Japan's policymakers appear disconcerted by the advancement in China's CBDC initiative.
There appears to be a disagreement within the top echelons of Japan’s government on the threat that China’s CBDC poses to the nation. Just last week, Kenji Okamura, vice-finance minister for Japan’s international affairs voiced concerns over its neighbor’s efforts in the space, stating “first-mover advantage is something we should be afraid of."
Today’s statement from Kazushige Kamiyama, who leads the Bank of Japan’s (BOJ) CBDC efforts, appears to contradict this previous sentiment. He said that on the contrary, the first-mover advantage may easily turn into a disadvantage, and that no single digital currency will dominate:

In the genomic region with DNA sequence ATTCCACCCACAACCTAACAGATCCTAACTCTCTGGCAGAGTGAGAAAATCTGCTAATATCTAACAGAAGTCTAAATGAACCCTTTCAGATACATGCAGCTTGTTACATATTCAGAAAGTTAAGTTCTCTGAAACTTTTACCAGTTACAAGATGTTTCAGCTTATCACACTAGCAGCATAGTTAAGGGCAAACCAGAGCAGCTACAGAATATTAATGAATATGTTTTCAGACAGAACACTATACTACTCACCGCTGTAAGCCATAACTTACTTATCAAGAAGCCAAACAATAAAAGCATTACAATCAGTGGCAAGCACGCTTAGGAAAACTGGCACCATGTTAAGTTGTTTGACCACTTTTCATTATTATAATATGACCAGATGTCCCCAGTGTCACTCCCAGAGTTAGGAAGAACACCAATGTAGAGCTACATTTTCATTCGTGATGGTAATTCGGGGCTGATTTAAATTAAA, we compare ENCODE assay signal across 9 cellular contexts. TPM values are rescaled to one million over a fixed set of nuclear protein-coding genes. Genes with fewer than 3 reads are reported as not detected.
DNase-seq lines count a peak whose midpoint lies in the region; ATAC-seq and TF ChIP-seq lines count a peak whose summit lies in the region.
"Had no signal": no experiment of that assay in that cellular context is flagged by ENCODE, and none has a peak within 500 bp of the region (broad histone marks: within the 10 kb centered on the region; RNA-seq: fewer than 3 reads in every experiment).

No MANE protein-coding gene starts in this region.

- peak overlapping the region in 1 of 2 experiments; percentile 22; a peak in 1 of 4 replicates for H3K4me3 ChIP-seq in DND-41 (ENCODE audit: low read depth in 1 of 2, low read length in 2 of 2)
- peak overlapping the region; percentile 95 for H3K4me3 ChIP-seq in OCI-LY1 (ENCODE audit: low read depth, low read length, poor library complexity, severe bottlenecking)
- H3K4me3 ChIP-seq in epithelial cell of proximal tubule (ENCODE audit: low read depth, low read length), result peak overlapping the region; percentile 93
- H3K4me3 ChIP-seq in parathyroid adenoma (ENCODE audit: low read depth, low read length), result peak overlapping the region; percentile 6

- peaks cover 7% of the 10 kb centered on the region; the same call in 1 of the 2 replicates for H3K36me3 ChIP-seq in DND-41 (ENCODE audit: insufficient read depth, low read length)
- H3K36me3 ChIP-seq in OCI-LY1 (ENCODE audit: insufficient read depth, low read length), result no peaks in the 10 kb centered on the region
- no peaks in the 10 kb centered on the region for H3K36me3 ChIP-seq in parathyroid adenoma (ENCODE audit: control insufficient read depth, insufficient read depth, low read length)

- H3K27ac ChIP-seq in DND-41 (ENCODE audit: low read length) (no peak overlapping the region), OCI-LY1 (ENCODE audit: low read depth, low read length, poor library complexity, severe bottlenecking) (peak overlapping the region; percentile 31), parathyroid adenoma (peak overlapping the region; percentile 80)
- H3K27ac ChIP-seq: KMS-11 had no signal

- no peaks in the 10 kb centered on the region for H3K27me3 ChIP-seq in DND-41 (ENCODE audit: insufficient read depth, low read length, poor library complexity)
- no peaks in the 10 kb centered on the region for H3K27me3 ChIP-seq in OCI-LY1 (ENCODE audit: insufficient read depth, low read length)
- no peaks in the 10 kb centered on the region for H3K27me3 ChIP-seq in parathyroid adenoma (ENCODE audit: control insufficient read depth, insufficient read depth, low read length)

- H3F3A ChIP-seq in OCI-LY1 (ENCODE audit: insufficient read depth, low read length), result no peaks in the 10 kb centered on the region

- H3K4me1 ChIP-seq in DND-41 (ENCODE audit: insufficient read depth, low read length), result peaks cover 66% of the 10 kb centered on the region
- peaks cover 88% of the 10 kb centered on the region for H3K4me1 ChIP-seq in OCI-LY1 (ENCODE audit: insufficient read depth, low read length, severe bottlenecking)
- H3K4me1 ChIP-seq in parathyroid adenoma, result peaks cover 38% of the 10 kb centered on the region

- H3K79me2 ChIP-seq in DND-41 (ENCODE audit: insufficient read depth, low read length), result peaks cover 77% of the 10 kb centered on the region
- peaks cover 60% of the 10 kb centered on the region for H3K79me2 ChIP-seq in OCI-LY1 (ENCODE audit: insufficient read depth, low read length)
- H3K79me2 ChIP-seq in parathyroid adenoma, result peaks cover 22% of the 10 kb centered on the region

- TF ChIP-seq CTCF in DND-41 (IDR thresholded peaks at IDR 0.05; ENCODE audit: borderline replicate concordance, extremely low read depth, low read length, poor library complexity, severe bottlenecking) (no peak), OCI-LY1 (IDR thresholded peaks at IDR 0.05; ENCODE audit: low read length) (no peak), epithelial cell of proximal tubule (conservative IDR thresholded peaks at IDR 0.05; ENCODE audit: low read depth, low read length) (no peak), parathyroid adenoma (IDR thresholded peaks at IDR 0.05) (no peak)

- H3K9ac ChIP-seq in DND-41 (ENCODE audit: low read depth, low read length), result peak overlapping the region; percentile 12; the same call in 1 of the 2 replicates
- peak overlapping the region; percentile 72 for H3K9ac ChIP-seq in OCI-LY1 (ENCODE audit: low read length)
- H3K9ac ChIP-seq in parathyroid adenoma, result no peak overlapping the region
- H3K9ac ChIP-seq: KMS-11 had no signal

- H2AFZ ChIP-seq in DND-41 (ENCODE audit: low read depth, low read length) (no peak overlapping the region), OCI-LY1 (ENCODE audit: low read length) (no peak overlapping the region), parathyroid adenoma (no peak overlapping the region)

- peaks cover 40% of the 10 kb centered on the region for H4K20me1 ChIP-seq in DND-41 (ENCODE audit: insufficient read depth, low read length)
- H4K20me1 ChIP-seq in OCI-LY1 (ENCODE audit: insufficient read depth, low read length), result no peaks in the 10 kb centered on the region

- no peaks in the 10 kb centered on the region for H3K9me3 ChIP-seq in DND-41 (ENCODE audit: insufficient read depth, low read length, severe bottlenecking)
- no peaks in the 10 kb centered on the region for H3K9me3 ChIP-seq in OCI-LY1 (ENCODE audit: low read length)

“I don’t think a single digital currency will dominate the world, as long as each country makes full efforts to improve its settlement system.”
Kamiyama said that the BOJ is closely monitoring the progress of other nations in the space, and is hoping to learn from their efforts:
“We’d like to keep tabs on what other central banks are doing and learn from them, not just from China but from other countries”.
He also said that when and if the BOJ issues a CBDC, there is a possibility that the bank will implement caps on the quantity issued, and how much of the asset entities would legally be allowed to hold. He suggested that such restrictions could be put in place in order to prevent the flight of capital from commercial banks, elaborating that “It’s an option. But it’s not something we can say will definitely happen.”
While the CBDC race around the world is in full flight, the policymakers appear to be struggling with finding the right approach to what remains a novel idea.
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